NEW DELHI — Bangladesh’s Cabinet approved changes to the nation’s labor laws Monday that officials say will expand benefits for garment workers and make it easier to form trade unions. The steps came a day after the government promised to push for higher pay in an export clothing industry with the lowest wages in the world.
The new initiatives are partly in response to outrage over conditions in the country’s garment sector after the April 24 collapse of a garment factory building, Rana Plaza, in Savar, an industrial suburb of Dhaka, the nation’s capital. By Monday afternoon, at least 1,127 people were confirmed to have died in the Rana Plaza collapse, a number that could still rise, in what is now considered the deadliest disaster in the history of the garment industry.
A top adviser to Bangladesh’s prime minister, Gowher Rizvi, said the changes approved by the Cabinet — which must still be approved by the country’s Parliament — are part of a broader government effort to come into compliance with international labor standards and improve conditions for workers in an industry that is critical to the nation’s economy.
“Worker safety and worker welfare have now been brought into the forefront,” Rizvi said in a telephone interview. He said that discussions on these changes predated the Rana Plaza collapse even as he agreed that the disaster had intensified the pressure for reforms.
“This is the goose that lays the golden egg,” he said of the garment industry’s importance to Bangladesh. “Don’t kill it. We have to strengthen it. We have to nurture it. Nurturing it means fair treatment of the workers.”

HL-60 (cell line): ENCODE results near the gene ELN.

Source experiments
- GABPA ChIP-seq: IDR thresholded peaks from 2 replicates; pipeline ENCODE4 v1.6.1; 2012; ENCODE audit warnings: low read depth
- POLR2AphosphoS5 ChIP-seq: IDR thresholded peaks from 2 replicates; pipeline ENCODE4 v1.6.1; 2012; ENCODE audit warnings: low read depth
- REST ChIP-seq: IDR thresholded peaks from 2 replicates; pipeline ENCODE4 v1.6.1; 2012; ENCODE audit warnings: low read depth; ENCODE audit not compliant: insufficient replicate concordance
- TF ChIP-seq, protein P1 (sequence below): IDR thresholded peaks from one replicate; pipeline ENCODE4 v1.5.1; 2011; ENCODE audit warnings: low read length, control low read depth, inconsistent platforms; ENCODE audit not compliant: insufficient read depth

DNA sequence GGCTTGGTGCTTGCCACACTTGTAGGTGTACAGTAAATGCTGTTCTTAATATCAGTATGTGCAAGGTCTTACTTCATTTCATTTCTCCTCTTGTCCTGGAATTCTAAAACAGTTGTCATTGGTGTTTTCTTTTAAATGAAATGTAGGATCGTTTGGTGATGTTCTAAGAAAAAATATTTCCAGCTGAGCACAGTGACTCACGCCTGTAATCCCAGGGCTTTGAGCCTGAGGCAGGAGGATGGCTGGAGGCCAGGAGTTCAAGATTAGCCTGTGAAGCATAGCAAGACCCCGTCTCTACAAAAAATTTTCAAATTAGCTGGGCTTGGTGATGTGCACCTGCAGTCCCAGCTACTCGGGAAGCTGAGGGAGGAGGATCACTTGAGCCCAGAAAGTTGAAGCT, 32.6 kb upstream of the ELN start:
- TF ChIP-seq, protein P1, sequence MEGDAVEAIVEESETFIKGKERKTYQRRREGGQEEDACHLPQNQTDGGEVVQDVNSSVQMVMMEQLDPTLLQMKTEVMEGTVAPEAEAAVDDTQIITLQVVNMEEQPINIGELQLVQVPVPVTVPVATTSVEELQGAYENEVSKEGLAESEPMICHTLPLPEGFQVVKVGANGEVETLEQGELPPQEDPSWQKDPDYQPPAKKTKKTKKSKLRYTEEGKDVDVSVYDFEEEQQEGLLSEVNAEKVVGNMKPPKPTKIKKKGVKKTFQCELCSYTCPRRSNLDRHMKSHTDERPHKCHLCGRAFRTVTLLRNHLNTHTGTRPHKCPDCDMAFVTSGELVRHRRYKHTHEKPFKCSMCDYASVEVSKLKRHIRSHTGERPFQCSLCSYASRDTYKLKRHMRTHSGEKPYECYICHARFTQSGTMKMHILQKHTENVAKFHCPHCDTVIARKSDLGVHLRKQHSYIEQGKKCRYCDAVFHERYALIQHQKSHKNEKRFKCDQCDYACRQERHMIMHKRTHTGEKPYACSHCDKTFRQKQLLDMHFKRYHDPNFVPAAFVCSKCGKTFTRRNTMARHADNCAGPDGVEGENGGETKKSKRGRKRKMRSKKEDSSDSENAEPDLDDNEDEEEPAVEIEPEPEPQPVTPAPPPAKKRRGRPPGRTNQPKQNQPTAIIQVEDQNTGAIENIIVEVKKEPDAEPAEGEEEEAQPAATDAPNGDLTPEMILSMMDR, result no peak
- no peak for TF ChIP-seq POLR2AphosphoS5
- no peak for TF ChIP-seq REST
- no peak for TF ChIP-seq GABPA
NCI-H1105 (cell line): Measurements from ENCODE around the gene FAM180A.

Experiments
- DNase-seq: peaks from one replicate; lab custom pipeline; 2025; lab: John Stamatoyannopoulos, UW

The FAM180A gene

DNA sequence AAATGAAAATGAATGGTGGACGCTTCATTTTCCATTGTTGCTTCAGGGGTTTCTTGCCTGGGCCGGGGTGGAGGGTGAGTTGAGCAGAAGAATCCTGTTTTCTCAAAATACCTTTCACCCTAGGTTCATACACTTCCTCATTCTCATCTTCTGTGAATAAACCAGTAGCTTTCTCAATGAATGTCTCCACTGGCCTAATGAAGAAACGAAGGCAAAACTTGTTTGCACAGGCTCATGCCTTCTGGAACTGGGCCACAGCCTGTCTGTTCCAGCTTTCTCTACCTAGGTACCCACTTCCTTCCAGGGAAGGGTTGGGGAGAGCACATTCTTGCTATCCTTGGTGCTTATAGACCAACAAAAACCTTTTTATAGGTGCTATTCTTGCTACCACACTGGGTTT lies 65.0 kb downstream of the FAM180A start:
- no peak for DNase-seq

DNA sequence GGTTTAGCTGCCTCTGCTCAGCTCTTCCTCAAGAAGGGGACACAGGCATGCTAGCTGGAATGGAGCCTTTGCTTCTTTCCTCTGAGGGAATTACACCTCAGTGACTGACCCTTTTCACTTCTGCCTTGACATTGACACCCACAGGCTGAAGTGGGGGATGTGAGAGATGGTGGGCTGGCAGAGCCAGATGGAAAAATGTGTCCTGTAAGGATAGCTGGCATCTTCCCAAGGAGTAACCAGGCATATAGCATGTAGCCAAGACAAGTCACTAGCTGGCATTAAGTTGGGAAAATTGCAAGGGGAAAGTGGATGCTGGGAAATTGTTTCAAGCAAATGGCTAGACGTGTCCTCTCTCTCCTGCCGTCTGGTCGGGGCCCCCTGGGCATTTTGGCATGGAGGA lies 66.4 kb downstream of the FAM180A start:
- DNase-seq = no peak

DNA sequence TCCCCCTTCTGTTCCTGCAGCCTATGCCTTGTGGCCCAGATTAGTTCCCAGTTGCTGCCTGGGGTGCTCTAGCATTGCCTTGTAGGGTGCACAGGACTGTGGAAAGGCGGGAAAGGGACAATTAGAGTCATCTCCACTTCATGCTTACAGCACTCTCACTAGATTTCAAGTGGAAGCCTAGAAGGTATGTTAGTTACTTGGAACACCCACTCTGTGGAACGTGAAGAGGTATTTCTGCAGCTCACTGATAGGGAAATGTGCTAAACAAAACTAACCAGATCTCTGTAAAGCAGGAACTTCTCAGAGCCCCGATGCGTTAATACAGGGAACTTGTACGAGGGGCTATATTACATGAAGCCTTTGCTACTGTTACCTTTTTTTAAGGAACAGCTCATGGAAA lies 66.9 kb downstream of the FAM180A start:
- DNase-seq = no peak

Bangladesh is now the world’s second-leading garment exporter, trailing only China, and has become a popular manufacturer for top global brands by delivering lower costs, largely because of rock-bottom wages. Minimum wage in the garment industry is $37 a month. Labor unions are largely absent in garment factories, partly because of legal restrictions on organizing. In some cases, workers trying to organize unions have faced dismissals from factory bosses, as well as intimidation and harassment from local officials.
Labor Secretary Mikail Shipar said Monday’s changes included eliminating a central restriction on union organizing and improving benefits for workers. Under the current rules, organizers must present the government with a list of names showing that at least 30 percent of workers in a factory want a union. But that list is then turned over to a factory’s owner to verify the authenticity of the names — a step that some owners have used to engage in union busting by firing or harassing workers on the list.
Now, Shipar said the list would no longer be turned over to factory owners.
“This is a major barrier in getting registration of a trade union in a factory,” he said. “Through the proposed amendment of the labor law, we removed this barrier.”
Rizvi said the move by the Cabinet is part of a broader effort to bring Bangladesh into compliance with minimum labor standards set by the International Labor Organization.